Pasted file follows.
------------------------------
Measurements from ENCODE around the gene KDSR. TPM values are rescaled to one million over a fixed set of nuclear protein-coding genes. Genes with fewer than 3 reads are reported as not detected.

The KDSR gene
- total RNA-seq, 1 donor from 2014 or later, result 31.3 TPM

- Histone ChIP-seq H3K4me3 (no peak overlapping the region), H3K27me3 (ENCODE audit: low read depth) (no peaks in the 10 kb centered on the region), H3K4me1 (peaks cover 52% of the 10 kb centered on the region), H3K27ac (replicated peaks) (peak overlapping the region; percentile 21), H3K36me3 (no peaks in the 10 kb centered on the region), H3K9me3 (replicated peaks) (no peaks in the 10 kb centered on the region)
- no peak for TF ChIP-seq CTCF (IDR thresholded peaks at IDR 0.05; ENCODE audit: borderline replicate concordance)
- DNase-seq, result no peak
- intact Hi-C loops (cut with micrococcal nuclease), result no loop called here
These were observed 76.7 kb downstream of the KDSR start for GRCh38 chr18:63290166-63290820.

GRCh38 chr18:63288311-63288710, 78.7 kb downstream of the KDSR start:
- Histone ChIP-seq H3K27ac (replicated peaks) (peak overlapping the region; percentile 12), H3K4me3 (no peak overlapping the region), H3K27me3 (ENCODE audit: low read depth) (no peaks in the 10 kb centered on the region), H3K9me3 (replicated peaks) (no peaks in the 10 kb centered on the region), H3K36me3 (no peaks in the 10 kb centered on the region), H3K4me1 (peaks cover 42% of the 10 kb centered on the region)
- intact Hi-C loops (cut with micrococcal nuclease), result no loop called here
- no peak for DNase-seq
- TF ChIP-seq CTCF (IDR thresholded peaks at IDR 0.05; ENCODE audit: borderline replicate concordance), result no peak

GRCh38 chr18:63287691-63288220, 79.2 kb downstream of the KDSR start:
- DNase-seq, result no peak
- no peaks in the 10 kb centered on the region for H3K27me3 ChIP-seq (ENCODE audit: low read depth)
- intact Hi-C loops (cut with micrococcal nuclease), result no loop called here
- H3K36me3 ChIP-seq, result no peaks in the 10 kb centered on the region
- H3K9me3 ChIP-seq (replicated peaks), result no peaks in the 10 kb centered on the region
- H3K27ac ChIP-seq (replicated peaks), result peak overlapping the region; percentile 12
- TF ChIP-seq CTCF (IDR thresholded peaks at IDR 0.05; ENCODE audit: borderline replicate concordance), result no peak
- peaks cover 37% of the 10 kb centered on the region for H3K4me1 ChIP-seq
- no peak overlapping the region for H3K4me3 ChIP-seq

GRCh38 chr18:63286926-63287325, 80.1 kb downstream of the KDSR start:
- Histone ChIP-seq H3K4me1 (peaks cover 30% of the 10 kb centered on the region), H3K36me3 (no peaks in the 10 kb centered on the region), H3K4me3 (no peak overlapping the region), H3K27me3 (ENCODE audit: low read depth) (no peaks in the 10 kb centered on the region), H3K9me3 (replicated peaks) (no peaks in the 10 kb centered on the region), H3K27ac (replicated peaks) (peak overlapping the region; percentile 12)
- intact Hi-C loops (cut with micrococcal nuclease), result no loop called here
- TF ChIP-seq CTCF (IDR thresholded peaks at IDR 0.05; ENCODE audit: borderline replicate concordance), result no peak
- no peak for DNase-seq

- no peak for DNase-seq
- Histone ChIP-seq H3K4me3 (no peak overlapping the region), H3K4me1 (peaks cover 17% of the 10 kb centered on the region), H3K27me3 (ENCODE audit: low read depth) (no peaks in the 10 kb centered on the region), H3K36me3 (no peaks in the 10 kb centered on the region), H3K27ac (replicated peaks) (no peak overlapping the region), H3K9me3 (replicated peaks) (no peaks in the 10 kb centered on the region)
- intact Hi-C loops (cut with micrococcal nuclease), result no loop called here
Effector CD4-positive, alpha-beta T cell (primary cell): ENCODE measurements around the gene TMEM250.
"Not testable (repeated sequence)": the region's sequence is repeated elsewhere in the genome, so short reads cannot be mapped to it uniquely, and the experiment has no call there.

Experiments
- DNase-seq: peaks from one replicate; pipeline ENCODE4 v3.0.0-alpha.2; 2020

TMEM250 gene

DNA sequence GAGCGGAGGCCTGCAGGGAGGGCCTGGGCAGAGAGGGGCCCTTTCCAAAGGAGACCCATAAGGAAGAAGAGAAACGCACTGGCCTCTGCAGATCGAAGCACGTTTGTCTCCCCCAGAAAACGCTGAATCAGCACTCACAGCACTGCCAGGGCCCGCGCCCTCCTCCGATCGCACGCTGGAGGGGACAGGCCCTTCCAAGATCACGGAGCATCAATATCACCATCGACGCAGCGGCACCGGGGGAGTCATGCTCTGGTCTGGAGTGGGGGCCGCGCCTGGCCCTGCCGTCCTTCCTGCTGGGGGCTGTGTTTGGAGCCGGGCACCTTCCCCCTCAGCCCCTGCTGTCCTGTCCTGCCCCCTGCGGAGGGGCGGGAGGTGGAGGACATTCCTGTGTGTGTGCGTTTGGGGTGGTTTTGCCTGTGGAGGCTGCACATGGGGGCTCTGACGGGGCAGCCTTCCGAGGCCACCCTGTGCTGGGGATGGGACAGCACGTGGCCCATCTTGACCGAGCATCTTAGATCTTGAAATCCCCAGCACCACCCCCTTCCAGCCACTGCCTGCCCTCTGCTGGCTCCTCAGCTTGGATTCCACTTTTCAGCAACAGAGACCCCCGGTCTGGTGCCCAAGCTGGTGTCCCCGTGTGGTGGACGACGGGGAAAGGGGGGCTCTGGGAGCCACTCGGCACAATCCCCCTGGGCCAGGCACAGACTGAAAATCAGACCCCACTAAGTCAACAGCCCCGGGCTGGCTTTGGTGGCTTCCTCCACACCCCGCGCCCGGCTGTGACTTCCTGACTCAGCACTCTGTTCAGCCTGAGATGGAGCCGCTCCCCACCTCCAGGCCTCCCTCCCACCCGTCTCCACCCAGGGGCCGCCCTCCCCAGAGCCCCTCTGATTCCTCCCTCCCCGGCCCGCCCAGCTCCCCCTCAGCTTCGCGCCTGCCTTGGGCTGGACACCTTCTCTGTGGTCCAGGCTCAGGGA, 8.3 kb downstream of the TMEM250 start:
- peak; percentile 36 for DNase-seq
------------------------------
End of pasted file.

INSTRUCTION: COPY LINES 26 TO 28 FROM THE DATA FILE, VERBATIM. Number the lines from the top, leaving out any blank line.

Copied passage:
- intact Hi-C loops (cut with micrococcal nuclease), result no loop called here
- TF ChIP-seq CTCF (IDR thresholded peaks at IDR 0.05; ENCODE audit: borderline replicate concordance), result no peak
- no peak for DNase-seq